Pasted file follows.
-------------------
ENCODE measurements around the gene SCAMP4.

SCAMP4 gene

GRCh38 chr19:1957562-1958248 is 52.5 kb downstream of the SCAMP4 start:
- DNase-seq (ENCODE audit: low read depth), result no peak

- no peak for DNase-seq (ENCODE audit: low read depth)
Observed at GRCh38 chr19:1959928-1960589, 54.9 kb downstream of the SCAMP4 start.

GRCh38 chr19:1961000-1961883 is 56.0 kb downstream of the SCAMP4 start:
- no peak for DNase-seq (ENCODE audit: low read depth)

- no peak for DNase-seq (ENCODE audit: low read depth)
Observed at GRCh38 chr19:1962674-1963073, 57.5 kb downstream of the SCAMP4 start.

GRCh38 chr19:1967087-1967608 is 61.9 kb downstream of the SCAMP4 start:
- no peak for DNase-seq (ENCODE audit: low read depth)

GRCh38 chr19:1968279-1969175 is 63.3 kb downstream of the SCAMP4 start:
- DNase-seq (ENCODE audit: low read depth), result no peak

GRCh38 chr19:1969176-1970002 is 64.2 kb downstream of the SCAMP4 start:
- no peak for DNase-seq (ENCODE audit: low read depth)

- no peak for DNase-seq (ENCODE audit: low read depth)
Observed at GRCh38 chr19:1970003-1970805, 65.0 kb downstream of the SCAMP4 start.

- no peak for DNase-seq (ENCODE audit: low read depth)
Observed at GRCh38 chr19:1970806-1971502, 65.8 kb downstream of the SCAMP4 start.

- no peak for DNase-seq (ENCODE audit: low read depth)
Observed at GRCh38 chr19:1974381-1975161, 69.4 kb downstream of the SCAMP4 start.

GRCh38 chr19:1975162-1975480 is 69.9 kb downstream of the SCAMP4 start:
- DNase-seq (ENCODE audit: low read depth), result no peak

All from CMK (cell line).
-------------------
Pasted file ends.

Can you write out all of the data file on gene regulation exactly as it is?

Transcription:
ENCODE measurements around the gene SCAMP4.

SCAMP4 gene

GRCh38 chr19:1957562-1958248 is 52.5 kb downstream of the SCAMP4 start:
- DNase-seq (ENCODE audit: low read depth), result no peak

- no peak for DNase-seq (ENCODE audit: low read depth)
Observed at GRCh38 chr19:1959928-1960589, 54.9 kb downstream of the SCAMP4 start.

GRCh38 chr19:1961000-1961883 is 56.0 kb downstream of the SCAMP4 start:
- no peak for DNase-seq (ENCODE audit: low read depth)

- no peak for DNase-seq (ENCODE audit: low read depth)
Observed at GRCh38 chr19:1962674-1963073, 57.5 kb downstream of the SCAMP4 start.

GRCh38 chr19:1967087-1967608 is 61.9 kb downstream of the SCAMP4 start:
- no peak for DNase-seq (ENCODE audit: low read depth)

GRCh38 chr19:1968279-1969175 is 63.3 kb downstream of the SCAMP4 start:
- DNase-seq (ENCODE audit: low read depth), result no peak

GRCh38 chr19:1969176-1970002 is 64.2 kb downstream of the SCAMP4 start:
- no peak for DNase-seq (ENCODE audit: low read depth)

- no peak for DNase-seq (ENCODE audit: low read depth)
Observed at GRCh38 chr19:1970003-1970805, 65.0 kb downstream of the SCAMP4 start.

- no peak for DNase-seq (ENCODE audit: low read depth)
Observed at GRCh38 chr19:1970806-1971502, 65.8 kb downstream of the SCAMP4 start.

- no peak for DNase-seq (ENCODE audit: low read depth)
Observed at GRCh38 chr19:1974381-1975161, 69.4 kb downstream of the SCAMP4 start.

GRCh38 chr19:1975162-1975480 is 69.9 kb downstream of the SCAMP4 start:
- DNase-seq (ENCODE audit: low read depth), result no peak

All from CMK (cell line).